Redshift is a supported source & target for SAP Data Services 4.2 SP8. However, there isn’t much information available about utilizing Redshift with the use of SAP Data Services. Therefore, I decided to summarize my recent observations related to this subject.
According to the SAP Data Services 4.2 Product Availability Matrix, SP8 supports Redshift tables as a source & target, and it also comes with the built-in function ‘load_from_s3_to_redshift’.
You can try and use an earlier version of SAP Data Services (by using a generic ODBC connection). However, in earlier versions, SAP Data Services has severe issues with getting the correct table structure – columns exceeding 255 characters are automatically detected as LONG, which causes transformation issues. In addition, insert statements are not pushed-down to the DB layer and performance is extremely slow. Therefore, I would suggest avoiding this unsupported setup.
SAP Data Services 4.2 SP8 and up, provides the option to create a Redshift Datastore. This Datastore utilizes the Redshift ODBC Driver. You can import table structures and use the regular features that are available in data stores.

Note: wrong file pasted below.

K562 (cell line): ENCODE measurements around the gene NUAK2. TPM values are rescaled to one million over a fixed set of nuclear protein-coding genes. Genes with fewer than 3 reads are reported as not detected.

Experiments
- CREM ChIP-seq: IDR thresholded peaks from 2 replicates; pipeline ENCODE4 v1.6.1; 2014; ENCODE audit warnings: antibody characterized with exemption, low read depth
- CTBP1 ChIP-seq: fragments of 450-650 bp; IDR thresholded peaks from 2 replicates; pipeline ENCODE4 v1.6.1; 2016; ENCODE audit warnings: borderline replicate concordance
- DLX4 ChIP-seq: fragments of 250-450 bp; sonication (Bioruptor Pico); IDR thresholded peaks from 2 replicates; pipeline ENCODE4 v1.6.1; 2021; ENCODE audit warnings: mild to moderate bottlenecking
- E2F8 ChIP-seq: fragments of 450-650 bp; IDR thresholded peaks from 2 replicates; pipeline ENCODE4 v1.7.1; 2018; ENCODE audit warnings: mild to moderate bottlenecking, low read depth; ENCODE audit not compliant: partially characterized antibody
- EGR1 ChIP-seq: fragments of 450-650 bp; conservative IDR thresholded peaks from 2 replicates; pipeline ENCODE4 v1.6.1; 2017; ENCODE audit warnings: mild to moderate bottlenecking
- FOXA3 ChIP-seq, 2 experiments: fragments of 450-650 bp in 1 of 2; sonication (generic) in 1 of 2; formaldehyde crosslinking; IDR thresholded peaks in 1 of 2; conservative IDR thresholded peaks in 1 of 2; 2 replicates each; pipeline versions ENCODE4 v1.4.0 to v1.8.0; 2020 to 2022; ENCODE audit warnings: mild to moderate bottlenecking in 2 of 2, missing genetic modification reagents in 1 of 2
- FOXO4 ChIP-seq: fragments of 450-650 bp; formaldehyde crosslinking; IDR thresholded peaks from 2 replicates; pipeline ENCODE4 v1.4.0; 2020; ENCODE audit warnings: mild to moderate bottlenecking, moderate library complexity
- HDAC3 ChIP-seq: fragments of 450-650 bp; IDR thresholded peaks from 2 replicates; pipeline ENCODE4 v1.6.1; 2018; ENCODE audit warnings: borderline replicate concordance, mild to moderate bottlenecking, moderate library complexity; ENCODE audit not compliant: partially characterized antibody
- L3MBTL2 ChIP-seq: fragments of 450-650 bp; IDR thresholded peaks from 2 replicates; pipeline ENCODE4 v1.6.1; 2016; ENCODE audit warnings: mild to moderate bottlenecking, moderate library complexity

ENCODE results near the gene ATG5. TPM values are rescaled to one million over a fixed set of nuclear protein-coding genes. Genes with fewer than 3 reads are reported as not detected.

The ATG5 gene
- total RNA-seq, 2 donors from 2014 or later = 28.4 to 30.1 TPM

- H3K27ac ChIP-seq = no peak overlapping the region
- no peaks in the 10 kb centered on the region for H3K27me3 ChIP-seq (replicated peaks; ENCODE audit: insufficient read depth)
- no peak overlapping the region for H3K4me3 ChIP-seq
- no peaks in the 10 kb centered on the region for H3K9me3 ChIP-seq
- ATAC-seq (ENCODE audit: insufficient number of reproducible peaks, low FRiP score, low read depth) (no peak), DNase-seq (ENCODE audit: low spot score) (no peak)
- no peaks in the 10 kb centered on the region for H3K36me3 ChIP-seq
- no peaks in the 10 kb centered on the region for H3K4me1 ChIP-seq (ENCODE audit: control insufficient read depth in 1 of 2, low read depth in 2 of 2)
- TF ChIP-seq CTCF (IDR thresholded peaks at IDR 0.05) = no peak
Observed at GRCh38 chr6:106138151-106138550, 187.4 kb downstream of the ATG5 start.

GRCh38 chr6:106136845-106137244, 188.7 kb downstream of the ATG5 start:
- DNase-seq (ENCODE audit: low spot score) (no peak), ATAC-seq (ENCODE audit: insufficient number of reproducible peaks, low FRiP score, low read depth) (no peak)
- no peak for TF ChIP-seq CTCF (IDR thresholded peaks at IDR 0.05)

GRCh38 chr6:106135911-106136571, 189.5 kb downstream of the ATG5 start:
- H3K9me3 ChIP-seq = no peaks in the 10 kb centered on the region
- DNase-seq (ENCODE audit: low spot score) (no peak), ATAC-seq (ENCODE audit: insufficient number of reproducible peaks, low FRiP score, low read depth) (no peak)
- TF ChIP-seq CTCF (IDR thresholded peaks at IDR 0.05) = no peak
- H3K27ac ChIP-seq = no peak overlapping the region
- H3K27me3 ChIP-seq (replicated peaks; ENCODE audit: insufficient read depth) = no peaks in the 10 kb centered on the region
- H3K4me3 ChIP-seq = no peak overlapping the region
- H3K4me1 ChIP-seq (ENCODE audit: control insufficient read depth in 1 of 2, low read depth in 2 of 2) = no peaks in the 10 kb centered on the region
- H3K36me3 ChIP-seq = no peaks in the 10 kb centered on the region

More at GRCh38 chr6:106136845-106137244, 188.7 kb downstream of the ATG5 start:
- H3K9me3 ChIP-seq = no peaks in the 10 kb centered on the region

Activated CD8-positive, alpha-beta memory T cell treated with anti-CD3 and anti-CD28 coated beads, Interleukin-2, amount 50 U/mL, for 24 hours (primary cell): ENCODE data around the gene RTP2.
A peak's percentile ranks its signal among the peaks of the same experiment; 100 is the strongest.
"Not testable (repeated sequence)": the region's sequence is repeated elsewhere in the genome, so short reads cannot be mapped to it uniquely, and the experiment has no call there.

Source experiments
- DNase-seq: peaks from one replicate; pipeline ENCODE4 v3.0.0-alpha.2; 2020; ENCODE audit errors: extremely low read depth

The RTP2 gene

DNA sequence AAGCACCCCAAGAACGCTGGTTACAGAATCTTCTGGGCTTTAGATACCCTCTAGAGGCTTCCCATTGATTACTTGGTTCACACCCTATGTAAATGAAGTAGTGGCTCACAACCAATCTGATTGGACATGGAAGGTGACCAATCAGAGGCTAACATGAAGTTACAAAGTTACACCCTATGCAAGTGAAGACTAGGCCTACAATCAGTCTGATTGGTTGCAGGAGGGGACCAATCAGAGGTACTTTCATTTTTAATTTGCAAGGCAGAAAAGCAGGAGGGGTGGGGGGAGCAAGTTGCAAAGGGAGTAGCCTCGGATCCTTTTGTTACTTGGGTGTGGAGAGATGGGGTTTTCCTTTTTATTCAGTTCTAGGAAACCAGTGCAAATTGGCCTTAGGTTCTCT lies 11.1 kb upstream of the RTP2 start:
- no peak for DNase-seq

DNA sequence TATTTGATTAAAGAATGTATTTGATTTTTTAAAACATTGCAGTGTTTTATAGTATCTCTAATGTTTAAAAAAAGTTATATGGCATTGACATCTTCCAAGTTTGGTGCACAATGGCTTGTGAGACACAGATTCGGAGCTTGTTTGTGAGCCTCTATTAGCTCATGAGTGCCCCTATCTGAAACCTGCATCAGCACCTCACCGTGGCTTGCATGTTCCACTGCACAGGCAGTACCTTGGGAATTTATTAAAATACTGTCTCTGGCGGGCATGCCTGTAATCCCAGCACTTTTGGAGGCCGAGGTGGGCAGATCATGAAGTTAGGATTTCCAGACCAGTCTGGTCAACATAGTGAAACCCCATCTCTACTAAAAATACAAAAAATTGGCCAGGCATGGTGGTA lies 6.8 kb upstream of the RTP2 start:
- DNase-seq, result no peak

Redshift is optimized to load data from S3 buckets. Therefore, SAP Data Services provides the ability to utilize this option with a built-in function. Essentially, what the ‘load_from_s3_to_redshift’ function does, is to generate a COPY command which is executed on the Redshift cluster. Therefore, you can use this function to push-down loading of files directly to the Redshift cluster.
Below is an example of the ETL function used to load a CSV file, and beneath it, is the actual COPY command which is generated and executed on Redshift:
|load_from_s3_to_redshift(‘<Redshift Datastore>’, ‘<Redshift Datastore>.<schema>.<table>’, ‘<Bucket Definition>’, ‘<filename>.csv’, ‘MAXERROR AS 0 DATEFORMAT AS \’auto\’ TIMEFORMAT AS \’auto\’ ACCEPTANYDATE TRIMBLANKS EMPTYASNULL BLANKSASNULL COMPUPDATE ON STATUPDATE ON ROUNDEC CSV DELIMITER \’,\’ ENCODING AS UTF8 ACCEPTINVCHARS AS \’?\’ IGNOREHEADER AS 1 IGNOREBLANKLINES FILLRECORD NULL AS \’\\N\”);
copy <schema>.<table> from ‘s3://<bucket_name>/<folder>/<filename>.csv’ credentials ” MAXERROR AS 0 DATEFORMAT AS ‘auto’ TIMEFORMAT AS ‘auto’ ACCEPTANYDATE TRIMBLANKS EMPTYASNULL BLANKSASNULL COMPUPDATE ON STATUPDATE ON ROUNDEC CSV DELIMITER ‘,’ ENCODING AS UTF8 ACCEPTINVCHARS AS ‘?’ IGNOREHEADER AS 1 IGNOREBLANKLINES FILLRECORD NULL AS ‘\N’ region ‘eu-central-1’;
SAP Data Services has performance issues related to Redshift. The main performance hit is related to the fact, that most transform operations are not pushed down to Redshift.